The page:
How To Give Your Photos A Lomo Effect [Photoshop Tutorial]

by on September 24th, 2010 0 comments
The best lomography tutorial.

Obviously, you’re pretty much into lomo yes? Then you’ve come to the right site.  This Photoshop tutorial will help you get that lomo effect even without a lomo camera.  Your cheaper alternative to getting that oversaturated, cool-looking photos you have always wanted.  Good deal huh?

If you already have been awarded with your very own Photoshop certification, this will most definitely be a breeze no questions asked.  But for you, who are only beginners and still working your way through photo manipulation, do not fret.  We will try to make this Photoshop tutorial as simple and as understandable as possible.

BUT BEFORE WE START! Let us get to know a few facts first.

What is LOMO?

LOMO, short for “lomography”, is a kind of art photography which uses analogue cameras that generates photos primarily characterized by high color saturation, off-kilter exposure, vignettes (dark and soft-focused edges), and blurry images.  It comes with a “Don’t Think, Just Shoot” motto from shooting everyday objects, random people and spontaneous moments.  The result: photos in unique and interesting effects.

The word “lomo” actually originated from an optics manufacturer LOMO (Leningrad Optical and Mechanical Union) in the Soviet Union.  This Russian company created “Lomo Kompakt Automat” (Lomo LC-A) in 1982, a low-tech plastic camera which unexpectedly became the centrepiece of what we now know as lomography.

About a decade later, two students from Vienna, Austria discovered this Lomo LC-A and began to form a unique style of experimental photography.  Their technique was taking the most number of photos possible of anything under the sun from the weirdest angles and in the most unusual manner.  After which, they subject their films to cheap processing alternatives thereby generating vibrant and bizarre-looking photos that was sure to catch the eyes of many.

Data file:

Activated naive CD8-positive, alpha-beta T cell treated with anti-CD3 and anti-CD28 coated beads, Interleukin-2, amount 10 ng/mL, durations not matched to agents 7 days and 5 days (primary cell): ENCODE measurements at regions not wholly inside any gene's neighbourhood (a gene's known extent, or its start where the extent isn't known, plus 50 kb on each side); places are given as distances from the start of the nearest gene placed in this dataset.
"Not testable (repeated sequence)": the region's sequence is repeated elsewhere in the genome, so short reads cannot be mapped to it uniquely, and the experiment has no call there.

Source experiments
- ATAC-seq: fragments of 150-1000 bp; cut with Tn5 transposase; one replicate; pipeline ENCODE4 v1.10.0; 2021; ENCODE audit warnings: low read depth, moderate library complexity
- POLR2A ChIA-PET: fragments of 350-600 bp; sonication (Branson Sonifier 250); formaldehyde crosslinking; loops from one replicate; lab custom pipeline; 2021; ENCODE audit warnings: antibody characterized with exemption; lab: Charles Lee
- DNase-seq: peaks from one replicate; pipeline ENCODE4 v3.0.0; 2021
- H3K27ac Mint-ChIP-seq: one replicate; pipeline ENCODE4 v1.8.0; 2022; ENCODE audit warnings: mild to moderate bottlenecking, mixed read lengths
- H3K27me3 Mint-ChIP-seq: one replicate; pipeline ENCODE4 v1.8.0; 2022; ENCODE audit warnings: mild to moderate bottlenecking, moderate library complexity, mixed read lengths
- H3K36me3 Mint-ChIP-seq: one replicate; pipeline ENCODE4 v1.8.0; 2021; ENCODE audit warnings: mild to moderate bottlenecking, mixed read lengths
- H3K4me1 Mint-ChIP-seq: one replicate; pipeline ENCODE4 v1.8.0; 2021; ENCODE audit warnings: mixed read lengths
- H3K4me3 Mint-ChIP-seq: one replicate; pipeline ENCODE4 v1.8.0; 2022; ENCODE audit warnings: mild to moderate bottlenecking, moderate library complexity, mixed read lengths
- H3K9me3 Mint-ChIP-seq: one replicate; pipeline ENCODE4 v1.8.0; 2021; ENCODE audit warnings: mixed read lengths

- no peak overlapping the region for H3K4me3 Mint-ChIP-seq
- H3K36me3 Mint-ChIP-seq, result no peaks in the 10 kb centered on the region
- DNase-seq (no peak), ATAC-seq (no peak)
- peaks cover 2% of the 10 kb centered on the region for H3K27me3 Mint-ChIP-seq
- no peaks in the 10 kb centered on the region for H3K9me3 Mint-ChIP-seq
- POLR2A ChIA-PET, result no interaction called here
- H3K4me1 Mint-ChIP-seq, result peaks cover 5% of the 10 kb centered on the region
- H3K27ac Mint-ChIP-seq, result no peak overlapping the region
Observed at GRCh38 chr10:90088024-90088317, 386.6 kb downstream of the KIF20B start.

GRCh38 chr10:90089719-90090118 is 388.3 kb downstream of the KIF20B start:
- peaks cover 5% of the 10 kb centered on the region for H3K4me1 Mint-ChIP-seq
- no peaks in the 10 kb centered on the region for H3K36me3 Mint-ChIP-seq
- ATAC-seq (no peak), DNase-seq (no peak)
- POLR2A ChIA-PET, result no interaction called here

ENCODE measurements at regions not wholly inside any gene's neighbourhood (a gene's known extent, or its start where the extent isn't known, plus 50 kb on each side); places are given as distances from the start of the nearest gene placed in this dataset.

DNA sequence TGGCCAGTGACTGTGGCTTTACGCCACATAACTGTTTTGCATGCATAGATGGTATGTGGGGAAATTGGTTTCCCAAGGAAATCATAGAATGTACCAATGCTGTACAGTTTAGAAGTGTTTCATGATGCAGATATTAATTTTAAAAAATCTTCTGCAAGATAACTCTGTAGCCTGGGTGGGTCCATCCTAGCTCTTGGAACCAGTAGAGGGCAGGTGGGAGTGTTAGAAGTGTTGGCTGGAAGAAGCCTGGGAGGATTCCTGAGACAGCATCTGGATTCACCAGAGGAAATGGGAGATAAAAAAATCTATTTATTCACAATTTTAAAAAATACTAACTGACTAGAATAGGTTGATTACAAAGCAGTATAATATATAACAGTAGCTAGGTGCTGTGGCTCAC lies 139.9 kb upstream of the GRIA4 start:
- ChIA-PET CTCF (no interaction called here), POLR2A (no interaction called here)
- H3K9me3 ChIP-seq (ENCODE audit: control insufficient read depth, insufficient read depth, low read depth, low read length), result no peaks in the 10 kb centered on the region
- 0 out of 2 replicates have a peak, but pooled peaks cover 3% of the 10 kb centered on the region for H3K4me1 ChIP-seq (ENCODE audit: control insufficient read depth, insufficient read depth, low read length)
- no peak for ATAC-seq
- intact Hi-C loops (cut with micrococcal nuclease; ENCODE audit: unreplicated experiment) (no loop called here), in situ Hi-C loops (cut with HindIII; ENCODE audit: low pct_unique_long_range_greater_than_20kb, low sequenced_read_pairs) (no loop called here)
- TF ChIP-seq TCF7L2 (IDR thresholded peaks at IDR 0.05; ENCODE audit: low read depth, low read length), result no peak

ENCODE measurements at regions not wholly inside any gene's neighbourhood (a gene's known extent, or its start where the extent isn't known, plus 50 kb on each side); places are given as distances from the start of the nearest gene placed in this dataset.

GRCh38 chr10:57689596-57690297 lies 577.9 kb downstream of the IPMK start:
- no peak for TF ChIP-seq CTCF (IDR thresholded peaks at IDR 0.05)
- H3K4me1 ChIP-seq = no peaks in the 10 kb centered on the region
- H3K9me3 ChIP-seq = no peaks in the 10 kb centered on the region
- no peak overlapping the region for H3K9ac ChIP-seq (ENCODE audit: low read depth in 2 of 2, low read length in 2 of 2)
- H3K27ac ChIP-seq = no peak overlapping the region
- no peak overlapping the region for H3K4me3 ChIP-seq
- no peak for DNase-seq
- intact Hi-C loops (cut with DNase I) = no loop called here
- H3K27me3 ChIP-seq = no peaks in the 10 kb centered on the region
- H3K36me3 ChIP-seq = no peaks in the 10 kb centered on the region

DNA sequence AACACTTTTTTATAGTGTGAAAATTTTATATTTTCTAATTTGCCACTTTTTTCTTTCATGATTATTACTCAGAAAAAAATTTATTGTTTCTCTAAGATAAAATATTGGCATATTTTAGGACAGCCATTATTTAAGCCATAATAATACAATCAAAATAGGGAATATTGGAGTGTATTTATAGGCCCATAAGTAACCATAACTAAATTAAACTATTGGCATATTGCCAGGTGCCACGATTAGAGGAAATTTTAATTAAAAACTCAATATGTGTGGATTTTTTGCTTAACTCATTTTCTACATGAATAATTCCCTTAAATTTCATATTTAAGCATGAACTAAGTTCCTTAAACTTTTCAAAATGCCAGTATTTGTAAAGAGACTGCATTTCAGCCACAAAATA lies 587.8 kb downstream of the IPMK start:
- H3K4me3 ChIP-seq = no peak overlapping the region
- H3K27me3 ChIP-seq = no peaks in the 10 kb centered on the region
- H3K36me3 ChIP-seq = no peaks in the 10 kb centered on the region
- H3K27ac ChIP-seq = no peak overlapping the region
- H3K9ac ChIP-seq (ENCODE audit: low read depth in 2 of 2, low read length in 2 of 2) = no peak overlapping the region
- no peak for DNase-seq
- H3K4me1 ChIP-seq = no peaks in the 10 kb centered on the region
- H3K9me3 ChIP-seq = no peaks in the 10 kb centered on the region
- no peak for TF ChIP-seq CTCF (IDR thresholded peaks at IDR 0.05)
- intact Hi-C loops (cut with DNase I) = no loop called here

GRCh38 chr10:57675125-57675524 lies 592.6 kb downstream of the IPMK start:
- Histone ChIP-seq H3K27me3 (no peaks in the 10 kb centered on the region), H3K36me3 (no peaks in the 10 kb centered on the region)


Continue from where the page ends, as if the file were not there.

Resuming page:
Not for long, these two Viennese established Lomographische AG, a commercial company for photography products and services, and founded the Lomographic Society International.  With a community of lomographers totalling to around 500,000 members and counting, the two experimental artists encouraged a new photographic movement that was directed towards candid photography, photo reportage and photo verité.

Lomo cameras come in different varieties.  As of today, we have the Lomo LC-A, Diana, Holga, Holga 35mm, Actionsampler, Frogeye, Pop-9, Oktomat, Fisheye, Fisheye2, Colorsplash, Colorsplash Flash, F-stop Bang, SuperSampler, Horizon 202, Seagull TLR, and Smena 8M.

Lomographers live by 10 golden rules:

1.     Take your camera everywhere you go.

2.     Use it anytime, day and night.

3.     Lomography is not an interference in your life, but a part of it.

4.     Try the shot from the hip.

5.     Approach the objects of your lomographic desire as close as possible.

6.     Don’t think.

7.     Be fast.

8.     You don’t have to know beforehand what you captured on film.

9.     Afterwards either.

10.  Don’t worry about any rules.